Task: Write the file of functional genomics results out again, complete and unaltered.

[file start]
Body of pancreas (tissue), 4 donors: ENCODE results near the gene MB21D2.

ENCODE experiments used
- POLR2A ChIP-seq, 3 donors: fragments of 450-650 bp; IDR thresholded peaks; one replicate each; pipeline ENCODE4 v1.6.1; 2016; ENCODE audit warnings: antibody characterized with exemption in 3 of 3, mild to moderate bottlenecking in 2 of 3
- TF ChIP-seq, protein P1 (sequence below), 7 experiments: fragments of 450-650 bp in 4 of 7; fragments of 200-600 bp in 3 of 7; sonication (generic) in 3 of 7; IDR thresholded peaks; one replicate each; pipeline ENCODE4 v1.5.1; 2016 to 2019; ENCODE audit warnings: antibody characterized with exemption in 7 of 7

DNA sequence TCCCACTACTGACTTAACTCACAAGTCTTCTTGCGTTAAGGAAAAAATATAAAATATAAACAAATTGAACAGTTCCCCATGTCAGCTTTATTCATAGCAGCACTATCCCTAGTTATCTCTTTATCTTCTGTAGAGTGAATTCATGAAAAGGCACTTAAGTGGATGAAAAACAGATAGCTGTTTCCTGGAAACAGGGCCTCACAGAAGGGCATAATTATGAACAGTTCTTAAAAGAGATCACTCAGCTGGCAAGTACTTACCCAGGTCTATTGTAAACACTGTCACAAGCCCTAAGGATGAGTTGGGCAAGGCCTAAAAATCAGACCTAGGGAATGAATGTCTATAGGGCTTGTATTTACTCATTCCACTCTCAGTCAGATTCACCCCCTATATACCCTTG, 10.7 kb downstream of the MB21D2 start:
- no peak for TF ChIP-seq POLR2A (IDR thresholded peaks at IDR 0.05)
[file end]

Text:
Body of pancreas (tissue), 4 donors: ENCODE results near the gene MB21D2.

ENCODE experiments used
- POLR2A ChIP-seq, 3 donors: fragments of 450-650 bp; IDR thresholded peaks; one replicate each; pipeline ENCODE4 v1.6.1; 2016; ENCODE audit warnings: antibody characterized with exemption in 3 of 3, mild to moderate bottlenecking in 2 of 3
- TF ChIP-seq, protein P1 (sequence below), 7 experiments: fragments of 450-650 bp in 4 of 7; fragments of 200-600 bp in 3 of 7; sonication (generic) in 3 of 7; IDR thresholded peaks; one replicate each; pipeline ENCODE4 v1.5.1; 2016 to 2019; ENCODE audit warnings: antibody characterized with exemption in 7 of 7

DNA sequence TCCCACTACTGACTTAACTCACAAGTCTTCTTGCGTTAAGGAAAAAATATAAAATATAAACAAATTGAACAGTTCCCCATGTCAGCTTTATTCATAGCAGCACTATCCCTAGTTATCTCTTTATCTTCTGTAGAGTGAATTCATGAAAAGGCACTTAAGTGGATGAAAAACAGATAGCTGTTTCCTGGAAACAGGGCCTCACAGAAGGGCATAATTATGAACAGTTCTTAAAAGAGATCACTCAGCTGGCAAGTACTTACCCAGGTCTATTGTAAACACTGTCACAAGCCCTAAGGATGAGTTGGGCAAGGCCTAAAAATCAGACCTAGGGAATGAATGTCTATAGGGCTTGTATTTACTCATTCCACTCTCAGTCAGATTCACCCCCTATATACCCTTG, 10.7 kb downstream of the MB21D2 start:
- no peak for TF ChIP-seq POLR2A (IDR thresholded peaks at IDR 0.05)